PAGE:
Strategies for the Continuity and Change-Over-Time Question

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Exploring strategies for dealing with the continuity and change-over-time essay on the AP World History Exam involves a bit more than the normal interest in preparing students for each exam segment in the best possible way and, hopefully, accelerating their learning curve in the bargain. In the first place, there is a fair sense that continuity and change over time is the most challenging of the three essay segments (though performance on any given exam depends on the specific question asked, and we don't have massive evidence yet). In the second place, dealing with change over time, and its associated challenges including attendant continuity, is the central analytical task of historians: it's really what we contribute, most fundamentally, to an understanding of how societies function.

Helping students improve their capacities here, ideally in ways they can ultimately take beyond the classroom to activities in work and citizenship, is a crucial assignment, even beyond the cherished ability to deal with documents. There's more than an exam at stake, in other words, and as teachers have mobilized to offer suggestions on essay-writing strategies, they also, if only implicitly, identify habits of mind that we need to be able to highlight. Indeed, providing some active models of dealing with continuity and change over time is a valid assignment in itself, and if the exam encourages more of this than we once considered in the classroom, that's all to the good.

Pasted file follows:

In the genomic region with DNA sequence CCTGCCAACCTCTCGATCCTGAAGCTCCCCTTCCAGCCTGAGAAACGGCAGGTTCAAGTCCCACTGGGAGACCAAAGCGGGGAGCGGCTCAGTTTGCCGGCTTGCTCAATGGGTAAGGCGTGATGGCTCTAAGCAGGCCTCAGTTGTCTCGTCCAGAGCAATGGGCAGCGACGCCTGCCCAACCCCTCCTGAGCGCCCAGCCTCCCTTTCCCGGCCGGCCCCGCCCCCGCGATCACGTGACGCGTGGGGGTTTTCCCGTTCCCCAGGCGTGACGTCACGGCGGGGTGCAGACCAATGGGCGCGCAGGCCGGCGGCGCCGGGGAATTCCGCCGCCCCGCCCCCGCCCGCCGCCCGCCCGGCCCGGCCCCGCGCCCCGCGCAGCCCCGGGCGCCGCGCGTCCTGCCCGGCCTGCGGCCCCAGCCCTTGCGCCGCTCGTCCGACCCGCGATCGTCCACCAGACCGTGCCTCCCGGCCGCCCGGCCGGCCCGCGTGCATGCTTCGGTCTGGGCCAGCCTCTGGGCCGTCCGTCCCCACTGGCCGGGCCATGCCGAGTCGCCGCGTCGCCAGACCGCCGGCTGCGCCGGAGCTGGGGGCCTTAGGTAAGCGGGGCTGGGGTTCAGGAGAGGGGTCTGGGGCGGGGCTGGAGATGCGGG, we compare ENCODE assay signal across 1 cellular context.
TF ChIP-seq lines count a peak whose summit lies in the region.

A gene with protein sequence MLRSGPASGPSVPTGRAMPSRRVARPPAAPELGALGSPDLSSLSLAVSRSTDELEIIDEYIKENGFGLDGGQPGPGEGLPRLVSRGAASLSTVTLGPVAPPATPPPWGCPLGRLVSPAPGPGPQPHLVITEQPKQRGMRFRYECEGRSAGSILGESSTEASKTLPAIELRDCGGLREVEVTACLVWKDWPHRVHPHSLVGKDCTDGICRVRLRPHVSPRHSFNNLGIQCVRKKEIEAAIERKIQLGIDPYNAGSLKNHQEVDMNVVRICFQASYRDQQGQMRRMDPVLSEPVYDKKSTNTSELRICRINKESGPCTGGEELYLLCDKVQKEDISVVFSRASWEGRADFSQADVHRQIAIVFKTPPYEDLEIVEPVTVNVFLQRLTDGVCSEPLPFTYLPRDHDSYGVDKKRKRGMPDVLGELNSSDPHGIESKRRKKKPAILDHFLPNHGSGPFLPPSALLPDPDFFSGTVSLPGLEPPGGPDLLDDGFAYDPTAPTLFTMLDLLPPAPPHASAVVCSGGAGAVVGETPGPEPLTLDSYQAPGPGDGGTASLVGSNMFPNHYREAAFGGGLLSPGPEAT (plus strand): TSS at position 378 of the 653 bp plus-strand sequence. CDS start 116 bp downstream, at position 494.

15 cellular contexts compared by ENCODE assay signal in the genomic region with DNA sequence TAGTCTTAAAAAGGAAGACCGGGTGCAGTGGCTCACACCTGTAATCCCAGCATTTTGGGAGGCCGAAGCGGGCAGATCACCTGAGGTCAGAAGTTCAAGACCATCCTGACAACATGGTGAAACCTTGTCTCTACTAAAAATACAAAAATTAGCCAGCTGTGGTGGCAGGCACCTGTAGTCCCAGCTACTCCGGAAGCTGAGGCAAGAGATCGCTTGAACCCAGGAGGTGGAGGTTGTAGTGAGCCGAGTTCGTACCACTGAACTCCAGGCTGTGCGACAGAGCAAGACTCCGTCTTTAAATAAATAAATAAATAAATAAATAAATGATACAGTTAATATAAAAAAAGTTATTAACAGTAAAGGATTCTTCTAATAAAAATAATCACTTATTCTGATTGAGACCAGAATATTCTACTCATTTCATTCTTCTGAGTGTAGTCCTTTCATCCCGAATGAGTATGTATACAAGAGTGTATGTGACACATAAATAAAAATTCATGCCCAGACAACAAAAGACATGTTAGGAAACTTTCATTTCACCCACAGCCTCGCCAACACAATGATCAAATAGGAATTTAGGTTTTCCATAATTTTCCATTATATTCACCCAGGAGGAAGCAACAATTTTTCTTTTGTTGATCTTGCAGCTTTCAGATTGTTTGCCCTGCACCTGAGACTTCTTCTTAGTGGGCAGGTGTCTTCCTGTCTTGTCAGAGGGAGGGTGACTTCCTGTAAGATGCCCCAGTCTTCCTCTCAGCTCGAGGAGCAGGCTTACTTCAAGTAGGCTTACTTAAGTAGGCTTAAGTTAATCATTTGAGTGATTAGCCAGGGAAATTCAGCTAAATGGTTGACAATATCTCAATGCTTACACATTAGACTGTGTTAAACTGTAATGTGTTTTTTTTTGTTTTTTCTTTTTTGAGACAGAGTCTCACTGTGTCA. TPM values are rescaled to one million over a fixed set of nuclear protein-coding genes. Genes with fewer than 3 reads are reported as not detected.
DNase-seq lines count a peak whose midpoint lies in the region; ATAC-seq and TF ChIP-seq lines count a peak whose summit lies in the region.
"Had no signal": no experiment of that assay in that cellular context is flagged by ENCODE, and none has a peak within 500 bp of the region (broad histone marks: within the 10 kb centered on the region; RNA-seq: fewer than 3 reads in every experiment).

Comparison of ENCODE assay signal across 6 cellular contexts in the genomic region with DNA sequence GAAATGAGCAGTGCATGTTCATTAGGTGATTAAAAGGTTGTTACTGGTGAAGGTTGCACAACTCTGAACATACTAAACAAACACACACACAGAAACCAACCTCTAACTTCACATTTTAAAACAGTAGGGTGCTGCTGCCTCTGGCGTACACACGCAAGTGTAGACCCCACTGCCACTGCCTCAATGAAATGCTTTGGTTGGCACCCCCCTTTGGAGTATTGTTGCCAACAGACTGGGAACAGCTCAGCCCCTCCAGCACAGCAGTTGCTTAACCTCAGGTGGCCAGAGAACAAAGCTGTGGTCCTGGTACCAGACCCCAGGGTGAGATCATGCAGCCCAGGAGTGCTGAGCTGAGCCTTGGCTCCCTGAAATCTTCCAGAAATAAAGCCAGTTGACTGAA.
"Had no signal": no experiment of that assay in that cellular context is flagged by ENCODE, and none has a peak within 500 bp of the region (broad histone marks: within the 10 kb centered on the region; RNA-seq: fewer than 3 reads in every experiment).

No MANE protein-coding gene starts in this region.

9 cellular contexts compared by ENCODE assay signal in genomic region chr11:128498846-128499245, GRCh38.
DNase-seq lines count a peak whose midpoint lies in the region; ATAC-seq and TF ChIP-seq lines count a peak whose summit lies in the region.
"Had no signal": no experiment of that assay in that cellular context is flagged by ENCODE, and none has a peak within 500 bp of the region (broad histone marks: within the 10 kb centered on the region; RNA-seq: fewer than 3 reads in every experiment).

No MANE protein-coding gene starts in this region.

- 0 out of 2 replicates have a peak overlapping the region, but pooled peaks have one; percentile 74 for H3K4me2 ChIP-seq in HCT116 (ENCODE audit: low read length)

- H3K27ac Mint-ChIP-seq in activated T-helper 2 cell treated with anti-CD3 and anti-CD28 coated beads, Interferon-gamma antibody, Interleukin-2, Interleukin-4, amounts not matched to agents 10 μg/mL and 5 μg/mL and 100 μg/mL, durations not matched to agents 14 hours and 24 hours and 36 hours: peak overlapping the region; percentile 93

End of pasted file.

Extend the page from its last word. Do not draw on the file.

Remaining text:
The Need to Model Processes of Change

It's also fair, I think, to note that many history presentations, though tacitly focused on change, don't bring out the best in the discipline. History textbooks—including world history textbooks—are full of developments in the past, and in this sense they clearly catalog change. But they rarely step back to analyze change, creating a sense that history involves one thing after another in fairly pell-mell fashion. Even scholarly monographs, dealing with change, sometimes become so engrossed in narrative story lines that the actual evaluations of change do not stand out. Then there is the teaser approach (common, I think, particularly in treatments of the early modern period): here's a past pattern, richly detailed, but in conclusion a "by the way, this situation would change greatly later on"—yet no explicit treatment of the actual process of change. Here again is a series of invitations to use the classroom to model the assessment of change, applying materials from the historians' treatments but adding some definite highlights.